If you continue to make pipes you'll probably find that you gravitate toward particular shapes that (a) you like and (b) are within your reach as a maker. Sometimes A and B don't go together, and some people (rare I think) can jump relatively quickly to a blowfish and pull off something pleasing to the hands and the eyes. I think that's the exception rather than the norm.
One concrete thing you can do, if you continue, is to get some transparent plastic and cut out some profile templates of shapes. Take your time making them and pay attention to the proportions (shank diameter to bowl diameter, shank length to bowl height are two key ones). Then cut them out and plop em' down on as many pieces of briar as you can, rotating them around until you start to see how different grain patterns works with different shapes. When you find a shape and a grain pattern that gel, that's a kind of "aha!!"
I realize you're on your first block here and I'm talking a few steps down the road - also posting for those who might be wondering about similar questions.
Great, now you're got me thinking hey, I've got a workbench, a vise, some saws and rasps, too. I'm going to have to keep an eye on this.
I'd love to make a specific type of bulldog I don't see for sale very often.
Damn, it's really coming along nicely. God Bless ya!
I was just looking at Kit Ebauchons on 4noggins. I have an untouched Dremel 4000 from last Xmas with myriad attachments I'm dying to use. Also some hand files, rasps, and misc. wood tools laying around. I would love to try my hand like Dogman and Joe Case did...
Seeking clarity I read a blog by Stephen Downie on pipe carving, which left me with more questions.
This is a really killer project to take on with spare time. Anyone know of any good books out there with design/technical/tool guidance?
The Pimo.com people offer a book on pipe making; which I don't even own a copy of. They may exist, but I have never seen a book other than the one from Pimo that is pipe making specific.
There are tons of locations for pipe making advice, instruction, and U-Tube video on line and on sites like this one and several others where other pipe makers can guide you through the basics of pipe making.
The rest is practice, practice, practice and read everything you can find on line regarding pipe making, and there is tons of reading material out there covering every aspect to pipe making.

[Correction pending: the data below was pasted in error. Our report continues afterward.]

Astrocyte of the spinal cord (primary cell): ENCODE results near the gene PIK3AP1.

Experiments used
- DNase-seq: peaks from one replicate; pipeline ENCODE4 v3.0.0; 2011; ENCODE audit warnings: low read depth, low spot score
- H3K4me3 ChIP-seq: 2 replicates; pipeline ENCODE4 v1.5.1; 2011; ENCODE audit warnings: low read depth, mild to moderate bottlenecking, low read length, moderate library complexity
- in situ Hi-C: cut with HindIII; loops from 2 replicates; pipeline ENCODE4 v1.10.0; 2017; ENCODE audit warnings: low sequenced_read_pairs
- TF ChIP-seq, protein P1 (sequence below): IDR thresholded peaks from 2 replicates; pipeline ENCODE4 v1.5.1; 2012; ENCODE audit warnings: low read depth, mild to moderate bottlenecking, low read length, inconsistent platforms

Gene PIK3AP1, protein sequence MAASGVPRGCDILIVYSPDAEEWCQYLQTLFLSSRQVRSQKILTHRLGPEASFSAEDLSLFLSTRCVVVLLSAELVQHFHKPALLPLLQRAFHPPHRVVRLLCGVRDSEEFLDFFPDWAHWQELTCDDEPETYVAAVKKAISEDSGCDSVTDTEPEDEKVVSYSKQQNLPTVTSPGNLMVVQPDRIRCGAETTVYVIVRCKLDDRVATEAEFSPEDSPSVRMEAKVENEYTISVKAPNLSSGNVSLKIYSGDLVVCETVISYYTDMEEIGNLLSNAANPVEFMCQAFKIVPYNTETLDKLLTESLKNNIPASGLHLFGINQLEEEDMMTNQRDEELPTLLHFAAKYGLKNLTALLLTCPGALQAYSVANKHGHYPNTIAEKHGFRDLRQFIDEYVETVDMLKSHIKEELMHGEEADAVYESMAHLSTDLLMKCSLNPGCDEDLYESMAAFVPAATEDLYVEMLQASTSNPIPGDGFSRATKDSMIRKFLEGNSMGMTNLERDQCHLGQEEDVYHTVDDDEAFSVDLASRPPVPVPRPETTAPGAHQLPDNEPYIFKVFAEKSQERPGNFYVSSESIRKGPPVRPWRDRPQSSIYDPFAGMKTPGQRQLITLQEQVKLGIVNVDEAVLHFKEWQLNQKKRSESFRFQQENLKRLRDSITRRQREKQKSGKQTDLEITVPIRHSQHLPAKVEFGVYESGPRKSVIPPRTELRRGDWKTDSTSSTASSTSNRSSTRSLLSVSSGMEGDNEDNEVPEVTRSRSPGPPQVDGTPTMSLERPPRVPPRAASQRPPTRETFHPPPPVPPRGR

And if you run into a snag....just ask questions like you just did here and you will get your answers toot-sweet!
I never had any books or manuals...just got a pre-drilled block and started in....HOOKED! A good friend has a lathe & drill press, so started experimenting in his shop. Next thing I knew, *I* had a lathe & drill press! Then I was buying blocks and stems by the dozen. It's fun, but very addictive....proceed with caution! LOL
So I thought it would be fun to carve my own pipe so I bought on of those kits from P&C.. It came in and looks exactly like its supposed to. Drill looks nearly perfect. Now I can't decide what I want to make? How do you guys decide what shape to make? Should I just start on it and see what comes out? Should I plan it out? I guess I should have given that a little more more thought. If it sits there looking at me too much longer, I might just start smoking a big block of wood... I guess I'm just needing some inspiration. What say the masters?
I'm no master crafter, but I'd definitely recommend you plan it first so you can pencil your outlines and make your first attempt at cuts. Then, if you do an accidental deep cut somewhere, you can assess and re-plan. Poker is probably the easiest 'first' shape, but you might be motivated to take your time and carve a shape you enjoy. Here's my first attempt:
Like T-Bear stated. It is a lot of fun and very addictive. You will find yourself hardly done with one pipe and already thinking about design aspects for your next. And if you already possess a knowledge of basic woodworking, like working with fine details, and have some patience, you will be amazed at how fast your pipe making skills and quality of your work proceeds. You will begin to notice this in your work yourself.
Also, don't think you initially need a shop full of tools to make a decent pipe. I understand that some of the Russian pipe makers have little or no power tools at all and produce fantastic work. I believe I read of one Russian maker who only posesses an electric hand drill that he uses to drill the bores on the pipe, everything else is done by laborious hand work.
I have only a benchtop drill press and an old electric motor that I scavaged from a treadmill exercise machine that someone threw away. I attached a sanding disc to it and use it to shape pipes on. When doing the shaping of the pipe on the sanding disc I attach the end of my shop vac hose near the spinning sanding disc to collect the wood dust as it comes off the sand paper disc.
The drill press I use for everything from drilling chamber and draft holes, as a vertical lathe for turning stem material, and use it with a series of buffing wheels for polishing. By being creative with tool set up and changing the belt speeds at the pully's I can achieve fantastic results with just this one single tool. It's not as fast as having a shop full of tools, but it's a place to start and if I decide I want to become more serious about making and possibly selling pipes I can always add more tools as I go. But for now....being as tight as the bark on a tree...I do with what I have.